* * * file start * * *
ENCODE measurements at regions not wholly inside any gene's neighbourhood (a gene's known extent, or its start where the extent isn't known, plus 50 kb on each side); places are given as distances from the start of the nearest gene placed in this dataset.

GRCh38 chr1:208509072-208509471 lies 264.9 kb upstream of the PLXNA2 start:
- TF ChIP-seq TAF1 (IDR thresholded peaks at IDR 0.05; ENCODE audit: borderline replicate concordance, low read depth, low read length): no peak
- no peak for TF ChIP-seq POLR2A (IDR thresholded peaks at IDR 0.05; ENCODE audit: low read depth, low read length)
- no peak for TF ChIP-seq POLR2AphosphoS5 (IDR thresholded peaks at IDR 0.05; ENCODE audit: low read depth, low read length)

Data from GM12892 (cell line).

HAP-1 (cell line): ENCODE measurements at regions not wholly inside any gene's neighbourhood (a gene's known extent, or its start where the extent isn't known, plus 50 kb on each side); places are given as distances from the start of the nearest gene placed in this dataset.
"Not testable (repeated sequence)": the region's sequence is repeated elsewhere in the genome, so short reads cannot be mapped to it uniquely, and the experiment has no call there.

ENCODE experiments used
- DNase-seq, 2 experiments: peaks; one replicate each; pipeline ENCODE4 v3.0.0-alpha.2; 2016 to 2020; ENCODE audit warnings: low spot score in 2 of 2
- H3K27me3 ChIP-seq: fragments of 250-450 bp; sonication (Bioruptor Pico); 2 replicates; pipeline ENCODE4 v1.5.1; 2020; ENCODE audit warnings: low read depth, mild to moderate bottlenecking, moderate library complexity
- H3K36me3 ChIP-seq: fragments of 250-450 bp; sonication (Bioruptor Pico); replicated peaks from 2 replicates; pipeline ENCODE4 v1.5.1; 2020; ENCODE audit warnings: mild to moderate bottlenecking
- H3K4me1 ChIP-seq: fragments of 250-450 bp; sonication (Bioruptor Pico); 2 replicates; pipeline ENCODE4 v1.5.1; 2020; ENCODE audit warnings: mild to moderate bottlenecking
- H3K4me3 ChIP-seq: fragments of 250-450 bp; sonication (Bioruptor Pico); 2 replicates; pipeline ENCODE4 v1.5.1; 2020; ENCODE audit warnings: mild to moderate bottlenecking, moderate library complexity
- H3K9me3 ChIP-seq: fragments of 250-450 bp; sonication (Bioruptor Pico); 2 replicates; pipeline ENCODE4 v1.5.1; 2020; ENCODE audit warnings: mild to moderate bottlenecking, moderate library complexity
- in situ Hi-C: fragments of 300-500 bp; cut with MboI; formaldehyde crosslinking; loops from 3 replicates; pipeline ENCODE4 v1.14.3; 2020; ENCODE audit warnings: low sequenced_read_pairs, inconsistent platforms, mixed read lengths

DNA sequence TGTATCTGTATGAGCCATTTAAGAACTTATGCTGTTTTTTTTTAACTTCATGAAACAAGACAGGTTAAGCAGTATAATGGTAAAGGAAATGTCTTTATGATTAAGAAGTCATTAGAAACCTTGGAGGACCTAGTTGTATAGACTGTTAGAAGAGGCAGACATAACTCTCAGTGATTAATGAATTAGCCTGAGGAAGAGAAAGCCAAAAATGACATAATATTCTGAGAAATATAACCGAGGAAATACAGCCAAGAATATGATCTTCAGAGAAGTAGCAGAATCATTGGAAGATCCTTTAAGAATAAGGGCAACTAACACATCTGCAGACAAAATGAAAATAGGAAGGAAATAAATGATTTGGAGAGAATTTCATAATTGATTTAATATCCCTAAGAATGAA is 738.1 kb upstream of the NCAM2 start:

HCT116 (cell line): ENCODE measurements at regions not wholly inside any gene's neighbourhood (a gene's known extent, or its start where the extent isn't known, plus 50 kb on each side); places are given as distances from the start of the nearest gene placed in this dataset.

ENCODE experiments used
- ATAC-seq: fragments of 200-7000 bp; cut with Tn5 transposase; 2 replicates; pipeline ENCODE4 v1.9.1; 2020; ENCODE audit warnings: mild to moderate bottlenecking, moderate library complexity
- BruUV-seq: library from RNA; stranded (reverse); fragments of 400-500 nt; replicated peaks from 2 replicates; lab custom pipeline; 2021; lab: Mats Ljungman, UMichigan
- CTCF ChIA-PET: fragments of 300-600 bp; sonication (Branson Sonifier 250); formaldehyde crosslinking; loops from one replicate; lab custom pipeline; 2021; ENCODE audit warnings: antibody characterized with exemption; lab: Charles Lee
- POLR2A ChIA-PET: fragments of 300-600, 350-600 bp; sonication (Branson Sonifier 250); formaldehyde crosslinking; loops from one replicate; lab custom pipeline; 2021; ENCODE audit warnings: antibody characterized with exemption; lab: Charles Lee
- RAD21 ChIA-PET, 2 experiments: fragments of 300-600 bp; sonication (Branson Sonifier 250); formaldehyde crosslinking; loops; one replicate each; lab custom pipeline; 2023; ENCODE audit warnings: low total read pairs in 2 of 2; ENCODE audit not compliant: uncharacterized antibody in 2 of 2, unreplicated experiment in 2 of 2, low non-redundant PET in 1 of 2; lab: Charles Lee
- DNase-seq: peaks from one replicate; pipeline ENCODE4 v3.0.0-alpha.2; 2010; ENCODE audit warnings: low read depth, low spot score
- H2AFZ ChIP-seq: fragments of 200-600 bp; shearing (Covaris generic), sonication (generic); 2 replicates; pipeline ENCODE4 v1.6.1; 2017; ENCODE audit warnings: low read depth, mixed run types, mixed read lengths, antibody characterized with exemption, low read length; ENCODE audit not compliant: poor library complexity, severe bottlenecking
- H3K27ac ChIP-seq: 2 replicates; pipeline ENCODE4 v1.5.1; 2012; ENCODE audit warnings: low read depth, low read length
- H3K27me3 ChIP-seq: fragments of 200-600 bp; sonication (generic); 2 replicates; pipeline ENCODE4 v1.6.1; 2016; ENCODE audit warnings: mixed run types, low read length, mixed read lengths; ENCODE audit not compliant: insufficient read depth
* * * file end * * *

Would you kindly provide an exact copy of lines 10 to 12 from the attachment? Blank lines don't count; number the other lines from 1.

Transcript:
- DNase-seq, 2 experiments: peaks; one replicate each; pipeline ENCODE4 v3.0.0-alpha.2; 2016 to 2020; ENCODE audit warnings: low spot score in 2 of 2
- H3K27me3 ChIP-seq: fragments of 250-450 bp; sonication (Bioruptor Pico); 2 replicates; pipeline ENCODE4 v1.5.1; 2020; ENCODE audit warnings: low read depth, mild to moderate bottlenecking, moderate library complexity
- H3K36me3 ChIP-seq: fragments of 250-450 bp; sonication (Bioruptor Pico); replicated peaks from 2 replicates; pipeline ENCODE4 v1.5.1; 2020; ENCODE audit warnings: mild to moderate bottlenecking